Open the email that you received from your hosting company and look for information about DNS servers, e.g.: ns1.bluehost.com. Set these custom nameservers for your domain.

Important! DNS records can take a while to propagate. From a few hours to sometimes up to 2 days. But usually you can see changes within 30 minutes. Open your domain in your browser and sometimes hit refresh or hard refresh (Ctrl+F5). Patience! 🙂

Test your domain, upload your first webpage

Usually hosting companies provide a default welcome page for your website, but I prefer to create an own page to test things. Open your favorite code editor. If you don’t have one, I recommend you Sublime Text or Notepad++.

Create a new file, type something and save it as index.html to a location where you’ll find it later. When your site is visited, the first file a webserver will look for is the index.html or index.php file.

Now let’s upload this file. For file transfers we use FTP. With its help you can connect to your webserver and upload/download files. First you need to create an FTP account. Log in to your webhosting manager interface, which is usually cPanel. Check the email that you received from your hosting company, a link to the manager should be there.

cPanel is the most popular web hosting control panel. An easy-to-use interface, where you can manage all of your server settings, email and FTP accounts, files and database.

Find the FTP accounts menu, fill all the fields and make sure that you leave the Directory field empty, so you’ll start in the root directoy when you log in via FTP.

Once you created an account, it should appear in the account list below the fields, along with a button named Configure FTP Client. Click on that button to view the account settings, you’ll use this shortly. Now you need an FTP client to connect the webserver. Download and install a free and reliable one, for example FileZilla. Open it, click on File – Site Manager (Ctrl + S) and add your FTP site.

Hit Connect. The directories and files of your webserver should appear in the right panel. Enter to the public_html or www directory, they both point to the same location: the root of your website. This is where you upload your website files. In the left panel, find the index.html file you created previously on your machine and upload it by clicking on it two times. If there is already an index.html file, just overwrite it.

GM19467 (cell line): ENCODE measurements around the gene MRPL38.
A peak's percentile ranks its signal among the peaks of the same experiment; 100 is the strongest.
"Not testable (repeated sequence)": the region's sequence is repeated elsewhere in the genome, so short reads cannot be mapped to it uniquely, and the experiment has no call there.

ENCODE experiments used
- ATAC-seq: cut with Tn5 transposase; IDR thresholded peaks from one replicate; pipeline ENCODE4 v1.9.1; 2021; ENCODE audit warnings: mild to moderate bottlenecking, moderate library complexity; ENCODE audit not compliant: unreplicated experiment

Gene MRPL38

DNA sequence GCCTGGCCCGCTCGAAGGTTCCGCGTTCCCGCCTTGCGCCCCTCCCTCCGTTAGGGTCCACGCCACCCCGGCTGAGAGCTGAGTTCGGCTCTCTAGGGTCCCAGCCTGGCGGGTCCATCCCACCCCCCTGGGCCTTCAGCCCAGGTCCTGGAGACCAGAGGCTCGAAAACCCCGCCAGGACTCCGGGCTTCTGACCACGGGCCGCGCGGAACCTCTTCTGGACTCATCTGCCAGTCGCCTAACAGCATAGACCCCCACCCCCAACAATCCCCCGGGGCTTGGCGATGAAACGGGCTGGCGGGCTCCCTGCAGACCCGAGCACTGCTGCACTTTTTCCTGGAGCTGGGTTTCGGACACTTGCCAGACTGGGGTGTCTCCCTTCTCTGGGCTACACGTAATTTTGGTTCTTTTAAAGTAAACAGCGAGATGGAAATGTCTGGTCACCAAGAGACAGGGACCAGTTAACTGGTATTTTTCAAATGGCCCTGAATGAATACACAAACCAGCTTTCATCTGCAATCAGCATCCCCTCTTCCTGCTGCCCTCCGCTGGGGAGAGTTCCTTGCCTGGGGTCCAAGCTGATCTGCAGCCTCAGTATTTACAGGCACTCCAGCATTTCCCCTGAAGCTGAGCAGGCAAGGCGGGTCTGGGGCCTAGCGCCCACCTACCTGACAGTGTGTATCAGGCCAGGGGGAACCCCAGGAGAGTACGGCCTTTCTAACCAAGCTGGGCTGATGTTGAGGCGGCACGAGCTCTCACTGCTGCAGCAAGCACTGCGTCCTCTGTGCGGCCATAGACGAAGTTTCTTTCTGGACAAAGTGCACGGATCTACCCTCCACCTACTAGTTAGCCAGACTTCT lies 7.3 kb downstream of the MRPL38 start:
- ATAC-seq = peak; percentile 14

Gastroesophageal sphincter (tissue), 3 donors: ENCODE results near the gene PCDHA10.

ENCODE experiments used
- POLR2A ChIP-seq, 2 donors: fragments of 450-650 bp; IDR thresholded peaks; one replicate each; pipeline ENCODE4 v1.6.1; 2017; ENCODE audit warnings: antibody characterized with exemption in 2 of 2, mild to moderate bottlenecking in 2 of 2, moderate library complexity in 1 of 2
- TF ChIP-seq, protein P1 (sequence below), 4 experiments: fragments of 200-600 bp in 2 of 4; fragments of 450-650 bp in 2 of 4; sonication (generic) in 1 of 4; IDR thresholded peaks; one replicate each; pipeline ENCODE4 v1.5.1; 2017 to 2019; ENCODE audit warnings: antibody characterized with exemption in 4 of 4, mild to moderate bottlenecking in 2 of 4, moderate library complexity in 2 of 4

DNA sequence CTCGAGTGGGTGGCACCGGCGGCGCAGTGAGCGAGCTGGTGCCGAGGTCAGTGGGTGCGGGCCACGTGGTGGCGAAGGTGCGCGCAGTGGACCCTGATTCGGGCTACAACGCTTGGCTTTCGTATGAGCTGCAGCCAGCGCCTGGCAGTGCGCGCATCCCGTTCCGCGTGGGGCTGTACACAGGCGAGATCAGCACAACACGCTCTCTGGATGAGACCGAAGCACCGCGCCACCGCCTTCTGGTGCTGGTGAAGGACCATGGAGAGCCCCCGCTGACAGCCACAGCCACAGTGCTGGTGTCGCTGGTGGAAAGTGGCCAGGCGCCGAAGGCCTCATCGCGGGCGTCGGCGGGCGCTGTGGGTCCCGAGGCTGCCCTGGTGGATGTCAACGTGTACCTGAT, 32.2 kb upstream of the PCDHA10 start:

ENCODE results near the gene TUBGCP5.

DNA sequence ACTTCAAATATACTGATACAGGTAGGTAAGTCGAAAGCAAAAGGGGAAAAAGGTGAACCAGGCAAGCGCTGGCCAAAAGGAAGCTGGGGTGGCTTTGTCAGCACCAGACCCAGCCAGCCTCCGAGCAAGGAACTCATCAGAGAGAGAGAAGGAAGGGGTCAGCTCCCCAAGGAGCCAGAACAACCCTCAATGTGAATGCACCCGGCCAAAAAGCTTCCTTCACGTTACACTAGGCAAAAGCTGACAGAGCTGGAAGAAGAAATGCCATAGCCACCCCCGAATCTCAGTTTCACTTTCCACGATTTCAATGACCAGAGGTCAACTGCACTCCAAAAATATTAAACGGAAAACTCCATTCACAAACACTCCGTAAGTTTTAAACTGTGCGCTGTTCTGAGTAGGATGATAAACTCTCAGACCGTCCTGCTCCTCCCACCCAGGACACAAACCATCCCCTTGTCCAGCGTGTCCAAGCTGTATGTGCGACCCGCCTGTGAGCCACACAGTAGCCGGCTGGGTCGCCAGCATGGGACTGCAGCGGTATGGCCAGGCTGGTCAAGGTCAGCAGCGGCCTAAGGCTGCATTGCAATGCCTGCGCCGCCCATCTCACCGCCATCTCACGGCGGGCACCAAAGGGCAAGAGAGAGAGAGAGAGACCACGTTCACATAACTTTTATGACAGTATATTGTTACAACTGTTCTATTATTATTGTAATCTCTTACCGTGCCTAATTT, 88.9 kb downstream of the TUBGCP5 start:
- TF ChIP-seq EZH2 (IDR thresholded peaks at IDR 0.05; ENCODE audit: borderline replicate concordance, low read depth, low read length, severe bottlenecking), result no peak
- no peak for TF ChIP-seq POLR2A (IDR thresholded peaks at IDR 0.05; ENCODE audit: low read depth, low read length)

Now open your domain in the browser and you should see your first webpage!


Design & Development

This is where the heavy work begins. Now you need to think ahead, because there are several paths here. Everything depends on your budget, time and willingness to learn. Here are your options in increasing order of difficulty and time:

Content Management System (CMS)

CMS is a software which provides an interface to create a complete website or web app. If you just started and not familiar with basic web development (HTML5, CSS, PHP, MySQL), this is the easiest way for you to go. There are many free, reliable CMS and they all offer a broad range of features including user administration, discussion capabilities, blog engine, just to name a few. Furthermore you can extend their functions by installing free or premium plugins. For example you can turn your site into an online store, add a forum or a fancy portfolio page. There are also many ready-to-use designs for them, which are called themes or templates.

So basically, you just choose and install a CMS, select a design, add your contents, maybe some plugins and you’re good to go.

In cPanel you can choose from many CMS and you can install them with a few clicks, instead of downloading and installing them manually.

The most popular and free CMS are WordPress, Joomla and Drupal. I personally recommend WordPress, because in the right hands it’s a very powerful and effective tool. It’s open source, many developer improve it constantly and it’s trusted by many big brands. According to statistics, about 1/3 of all websites run on WordPress these days. Recently it also introduced a new page builder interface called Gutenberg.

Usually, you should be able to learn a CMS like WordPress in a weekend, just by reading their documentation and watching tutorial videos.